Q&A: Law professor sheds light on Twin Cities archdiocese bankruptcy settlement
By Tom Crann
June 01, 2018
|Victims of abuse by priests stand in support of the settlement with the Archdiocese during a press conference in the Jeff Anderson & Associates office in Saint Paul, Minn. on May 31, 2018. |
Photo by Lacey Young
After years of legal wrangling, clergy sex abuse survivors and the Twin Cities archdiocese announced a $210 million settlement this week.
There's still a lot we don't know yet. Among the big unanswered questions is how the settlement will be allocated. In other cases around the country, the process has ranged from amicable to acrimonious.
Jonathan Lipson, a professor of law at Temple University in Philadelphia with expertise in diocesan bankruptcies, spoke to All Things Considered host Tom Crann about what to watch for as the settlement process proceeds.
Editor's note: This transcription has been lightly edited for clarity.
Q: There are some 450 victims here. How is it decided who gets how much?
It sounds from what little we know about the settlement there will be effectively a pot of money created by contributions from insurance companies and from the archdiocese itself. Then two things would have to happen: Number one, the claimants would [each] have to demonstrate that the archdiocese actually was liable. Number two, you have to figure out for how much.
Q: How has this process played out in other situations where there has been a similar settlement?
It varies, and the most important question is "what is the level of acrimony?" In cases that have been more amicable, like the Tucson case, for example, I think it was fairly easy for the victims and the church to decide exactly how much was owed and then to pay it out. So, there wasn't much more wrangling.
In Milwaukee, it sounds like there was still quite a bit of wrangling and here, I don't know exactly what the tenor of the relationship is between the victims and their attorney on one hand on the archdiocese on the other. If they truly have reconciled in some way, it could be a fairly quick and painless process. But if they haven't resolved the claims at that level of detail they might still find themselves in dispute.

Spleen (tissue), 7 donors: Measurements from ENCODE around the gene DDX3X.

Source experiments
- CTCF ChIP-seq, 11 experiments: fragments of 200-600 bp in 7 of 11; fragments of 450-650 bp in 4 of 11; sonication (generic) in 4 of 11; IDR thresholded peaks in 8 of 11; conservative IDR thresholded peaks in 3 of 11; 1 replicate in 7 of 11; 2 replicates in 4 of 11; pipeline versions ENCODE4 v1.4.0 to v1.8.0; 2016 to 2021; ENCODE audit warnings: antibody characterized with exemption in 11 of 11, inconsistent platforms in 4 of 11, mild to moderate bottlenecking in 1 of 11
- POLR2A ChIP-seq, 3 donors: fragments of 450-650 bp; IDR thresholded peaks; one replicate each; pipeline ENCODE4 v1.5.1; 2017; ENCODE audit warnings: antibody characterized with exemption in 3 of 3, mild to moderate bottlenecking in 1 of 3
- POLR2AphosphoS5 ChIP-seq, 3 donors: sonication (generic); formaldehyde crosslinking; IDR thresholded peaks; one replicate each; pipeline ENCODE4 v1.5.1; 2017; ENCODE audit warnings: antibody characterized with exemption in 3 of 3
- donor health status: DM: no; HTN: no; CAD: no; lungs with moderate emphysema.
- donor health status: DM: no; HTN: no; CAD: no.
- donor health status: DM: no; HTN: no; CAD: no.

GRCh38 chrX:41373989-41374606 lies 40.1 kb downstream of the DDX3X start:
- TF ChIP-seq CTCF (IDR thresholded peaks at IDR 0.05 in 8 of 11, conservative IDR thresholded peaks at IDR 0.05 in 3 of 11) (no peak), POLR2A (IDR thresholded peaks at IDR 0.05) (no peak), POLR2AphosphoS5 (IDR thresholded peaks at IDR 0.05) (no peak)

Q: Who makes this decision? Do they bring in an adjudicator of some sort, or go before arbitration or a judge? How does it work?
This can get you very quickly into the complex world of bankruptcy jurisdiction. The basic set-up probably will be to have an informal mechanism for determining the amount of the claim. That might be through mediation or some kind of mini-adjudication — something of that sort. The parties would have to agree to that though.
Q: As you describe the process it sounds almost like mini-trials or verdicts for each one of the claimants. Can the archdiocese challenge each one of these claims and say "no, not that person" or "no they don't have a claim"?
They could. Again, we don't know the details of the settlement. Unless the archdiocese has agreed not to do that — which they might have — but if they haven't then certainly could do that. And they might actually have an obligation to do so. You can imagine that claimants who have legitimate claims don't want to have to share recoveries with claimants who don't have legitimate claims. Because every dollar paid out to somebody who is not deserving of recovery is a dollar that doesn't go to a creditor who is.